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Create A Home Office That Works | Summer 2006 Out Here Magazine

The right arrangement can increase efficiency

By Elizabeth Leland

Photography by Holly Kuper

When home office expert Lisa Kanarek first needed her own home office, she chose the least-used place in the house — the dining room.

Though she now has the luxury, in a newly built home, of a room built specifically for an office, most make do like she did for 15 years — by setting up in an empty room or in a corner somewhere.

Indeed, one of every 10 U.S. homes has a dedicated home office, says the National Association of Home Builders, and that number is expected to grow. Some folks, such as Lisa, work from home because of family demands. She founded and is author of the books Home Office Solutions: Creating the Space That Works for YouOrganizing Your Home Business; and 101 Home Office Success Secrets.

Others have left metro areas for rural life, and telecommute to their job. Farmers and ranchers need a place to conduct business.

First, decide where to put your office. The dining room, spare bedroom, or, in an older house, a formal parlor might do. "The goal," she says, "is to make it a place you want to work each day."

Your bedroom should be off-limits, she advises. "Having worked all day," she says, "you don't want to go to bed with it." So is the kitchen. "That's where a lot of us live," she says.

Lisa hung French doors in her dining room so her husband and two sons wouldn't disturb her, and vice versa. "The home office," she says, "should be close enough to the family so you can stay in touch, but not so close that you can't accomplish anything."

Getting it Furnished 

Before buying office furniture, look around first and see what you've got, she says. A table or old desk might work just fine. 

"The last thing you should spend money on is furnishings," Lisa says, "especially if no one is going to come in there." Instead, spend money on computer equipment, along with a good printer and Internet connection. Don't bother with a fax; these days, most people e-mail.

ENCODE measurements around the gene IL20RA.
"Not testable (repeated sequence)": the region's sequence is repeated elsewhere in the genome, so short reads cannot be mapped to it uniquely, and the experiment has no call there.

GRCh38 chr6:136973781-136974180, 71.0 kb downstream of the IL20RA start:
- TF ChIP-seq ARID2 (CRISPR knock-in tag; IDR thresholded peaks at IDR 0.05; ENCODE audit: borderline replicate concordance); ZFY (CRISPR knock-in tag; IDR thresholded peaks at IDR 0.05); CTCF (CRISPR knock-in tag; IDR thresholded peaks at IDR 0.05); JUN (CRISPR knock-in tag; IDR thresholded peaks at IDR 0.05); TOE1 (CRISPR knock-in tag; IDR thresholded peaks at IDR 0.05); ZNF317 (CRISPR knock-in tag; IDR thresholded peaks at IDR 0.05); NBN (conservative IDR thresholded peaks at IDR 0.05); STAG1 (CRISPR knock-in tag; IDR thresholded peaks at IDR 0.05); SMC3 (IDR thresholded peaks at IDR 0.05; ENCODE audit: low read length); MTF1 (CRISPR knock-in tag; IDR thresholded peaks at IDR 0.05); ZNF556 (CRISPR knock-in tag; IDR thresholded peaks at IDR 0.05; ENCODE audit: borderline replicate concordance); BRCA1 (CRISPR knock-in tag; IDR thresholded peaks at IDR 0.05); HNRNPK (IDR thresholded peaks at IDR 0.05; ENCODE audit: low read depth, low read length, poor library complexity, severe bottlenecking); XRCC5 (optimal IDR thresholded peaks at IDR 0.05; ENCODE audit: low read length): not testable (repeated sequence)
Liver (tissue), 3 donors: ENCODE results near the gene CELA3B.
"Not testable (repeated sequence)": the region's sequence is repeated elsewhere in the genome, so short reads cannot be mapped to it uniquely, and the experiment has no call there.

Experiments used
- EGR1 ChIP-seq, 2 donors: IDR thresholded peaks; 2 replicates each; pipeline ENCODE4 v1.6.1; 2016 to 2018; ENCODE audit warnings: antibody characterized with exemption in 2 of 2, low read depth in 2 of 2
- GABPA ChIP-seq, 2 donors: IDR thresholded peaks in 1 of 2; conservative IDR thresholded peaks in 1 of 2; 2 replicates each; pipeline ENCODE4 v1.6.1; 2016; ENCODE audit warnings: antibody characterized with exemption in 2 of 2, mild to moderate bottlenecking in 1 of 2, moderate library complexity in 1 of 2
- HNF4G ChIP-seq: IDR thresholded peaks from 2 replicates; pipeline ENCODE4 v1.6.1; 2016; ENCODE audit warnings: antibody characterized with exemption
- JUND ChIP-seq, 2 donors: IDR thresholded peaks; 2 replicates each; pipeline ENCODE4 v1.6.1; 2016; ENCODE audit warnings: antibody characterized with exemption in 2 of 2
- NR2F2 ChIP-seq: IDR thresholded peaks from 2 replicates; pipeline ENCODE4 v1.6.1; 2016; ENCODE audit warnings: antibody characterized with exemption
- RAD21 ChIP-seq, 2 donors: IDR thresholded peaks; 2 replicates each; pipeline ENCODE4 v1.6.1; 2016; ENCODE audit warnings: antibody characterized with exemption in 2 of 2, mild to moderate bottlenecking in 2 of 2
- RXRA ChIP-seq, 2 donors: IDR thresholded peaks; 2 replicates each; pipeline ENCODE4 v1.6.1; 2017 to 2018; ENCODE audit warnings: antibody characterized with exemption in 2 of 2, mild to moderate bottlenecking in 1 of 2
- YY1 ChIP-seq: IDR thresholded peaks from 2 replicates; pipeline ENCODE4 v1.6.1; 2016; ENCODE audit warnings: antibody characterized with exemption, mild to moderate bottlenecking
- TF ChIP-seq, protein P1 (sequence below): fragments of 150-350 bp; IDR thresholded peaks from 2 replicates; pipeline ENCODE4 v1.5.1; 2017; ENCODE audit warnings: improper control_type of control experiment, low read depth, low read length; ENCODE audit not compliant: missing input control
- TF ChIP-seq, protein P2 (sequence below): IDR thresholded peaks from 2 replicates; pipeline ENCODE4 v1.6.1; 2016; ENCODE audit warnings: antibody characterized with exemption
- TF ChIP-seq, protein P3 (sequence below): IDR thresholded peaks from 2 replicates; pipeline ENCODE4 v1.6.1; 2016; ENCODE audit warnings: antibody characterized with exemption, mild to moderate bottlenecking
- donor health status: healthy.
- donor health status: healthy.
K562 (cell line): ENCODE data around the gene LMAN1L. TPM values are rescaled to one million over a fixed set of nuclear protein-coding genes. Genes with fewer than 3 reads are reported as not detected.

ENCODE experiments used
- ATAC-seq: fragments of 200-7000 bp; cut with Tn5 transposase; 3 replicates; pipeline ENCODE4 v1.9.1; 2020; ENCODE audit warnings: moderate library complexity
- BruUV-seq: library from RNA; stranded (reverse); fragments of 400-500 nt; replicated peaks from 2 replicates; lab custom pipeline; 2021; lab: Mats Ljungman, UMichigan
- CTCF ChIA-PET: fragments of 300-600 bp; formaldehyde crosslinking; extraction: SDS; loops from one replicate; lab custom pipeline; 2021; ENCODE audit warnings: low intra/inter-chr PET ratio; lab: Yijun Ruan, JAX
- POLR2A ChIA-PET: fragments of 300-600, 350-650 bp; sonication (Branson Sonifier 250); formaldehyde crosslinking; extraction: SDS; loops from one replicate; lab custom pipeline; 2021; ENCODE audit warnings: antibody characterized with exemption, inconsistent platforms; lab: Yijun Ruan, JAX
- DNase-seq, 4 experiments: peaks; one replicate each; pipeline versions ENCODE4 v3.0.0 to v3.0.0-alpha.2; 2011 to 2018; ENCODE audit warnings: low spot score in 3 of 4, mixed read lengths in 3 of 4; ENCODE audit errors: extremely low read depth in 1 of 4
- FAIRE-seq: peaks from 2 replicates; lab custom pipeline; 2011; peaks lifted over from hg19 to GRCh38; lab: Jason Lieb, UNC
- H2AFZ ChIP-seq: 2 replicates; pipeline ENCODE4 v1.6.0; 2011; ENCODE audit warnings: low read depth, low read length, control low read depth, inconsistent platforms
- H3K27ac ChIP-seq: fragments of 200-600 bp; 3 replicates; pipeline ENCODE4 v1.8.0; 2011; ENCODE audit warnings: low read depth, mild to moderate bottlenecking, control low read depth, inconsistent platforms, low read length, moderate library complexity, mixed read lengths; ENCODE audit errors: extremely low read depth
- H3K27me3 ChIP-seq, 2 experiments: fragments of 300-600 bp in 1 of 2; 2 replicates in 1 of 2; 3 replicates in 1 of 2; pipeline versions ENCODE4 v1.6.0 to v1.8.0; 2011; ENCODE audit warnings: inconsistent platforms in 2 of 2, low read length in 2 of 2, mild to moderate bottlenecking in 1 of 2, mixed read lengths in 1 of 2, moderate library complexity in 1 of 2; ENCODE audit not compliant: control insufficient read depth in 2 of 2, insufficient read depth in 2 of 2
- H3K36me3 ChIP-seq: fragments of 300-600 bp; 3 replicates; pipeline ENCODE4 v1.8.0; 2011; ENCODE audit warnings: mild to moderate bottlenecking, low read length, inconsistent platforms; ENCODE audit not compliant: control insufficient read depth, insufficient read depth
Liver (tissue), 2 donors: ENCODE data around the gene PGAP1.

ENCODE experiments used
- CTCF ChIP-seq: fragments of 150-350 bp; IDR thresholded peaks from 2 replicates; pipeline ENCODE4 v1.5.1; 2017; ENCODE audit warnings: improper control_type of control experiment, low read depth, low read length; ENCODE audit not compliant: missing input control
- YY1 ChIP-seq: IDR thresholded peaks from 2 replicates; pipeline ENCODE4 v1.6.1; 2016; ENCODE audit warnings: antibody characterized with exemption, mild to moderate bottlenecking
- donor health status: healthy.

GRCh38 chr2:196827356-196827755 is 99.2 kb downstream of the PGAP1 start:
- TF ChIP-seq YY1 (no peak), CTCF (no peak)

Her one exception: buy a comfortable, adjustable, ergonomic chair, which can be found for under $100. 

Whether your home office is a corner of your laundry room, or a specially dedicated room, make it an efficient place where you want to work each day, Lisa Kanarek advises.

As you set up your office, arrange the furniture so that it helps you do your job most efficiently, she says. "The goal," Lisa says, "is to keep everything you need within a 'work circle.' Supplies, equipment, the phone, etc., should be within arm's reach. If you have to stand up and retrieve something from your printer, you risk wasting time and possibly becoming distracted." 


These arrangements work best: 


  • The L-shape where a desk and a credenza, or a desk and a computer workstation, form a right angle.

  • The U-shape that may include a desk, workstation, and credenza, or lateral file cabinet.

  • The parallel arrangement with a desk and credenza or computer workstation placed parallel to one another.

Lisa believes in bookcases for storing books, magazines, and supplies. They also can serve to cordon off part of a room. "It just kind of mentally and physically says, 'This is my work space.'"



Arrange your supplies, equipment, telephone, etc., within arm's reach for better efficiency.

She recommends lots of file drawers, both in a desk and in a separate cabinet that can be stored next to the desk or even in a closet. Lateral file cabinets take up more room, but the top of the cabinet can hold office equipment.


Organize your files into two types, Lisa says: current files, which contain papers that need attention now or within a few weeks, and reference files, which contain papers that no longer need action, but need to be readily available (such as client files or research information). Current files can be stored in file drawers within reach of your desk or in desktop file holders.


She recommends drawer organizers for small supplies. Most of the drawers in her home office (and home) have some type of divider to keep supplies and various items from rolling around.


The only thing left to do is get to work, and the good thing is, you now have a place to do it.


Elizabeth Leland is a staff writer for The Charlotte (NC) Observer.

Lisa's List

Every home office should have these essential supplies, Lisa recommends:

  • Desk and/or computer workstation
  • Two- or four-drawer file cabinet
  • Bookshelves
  • Ergonomic chair
  • Computer system
  • Backup system (CD drive, flash drive or subscription to an online backup service)
  • Printer or multi-function peripheral (an all-in-one printer, fax, and copier)
  • Surge protector
  • Answering system
  • Separate phone line
  • Miscellaneous supplies (Printer/copier paper; printer cartridges; paper clips, stapler, tape dispenser, pens, rubber bands)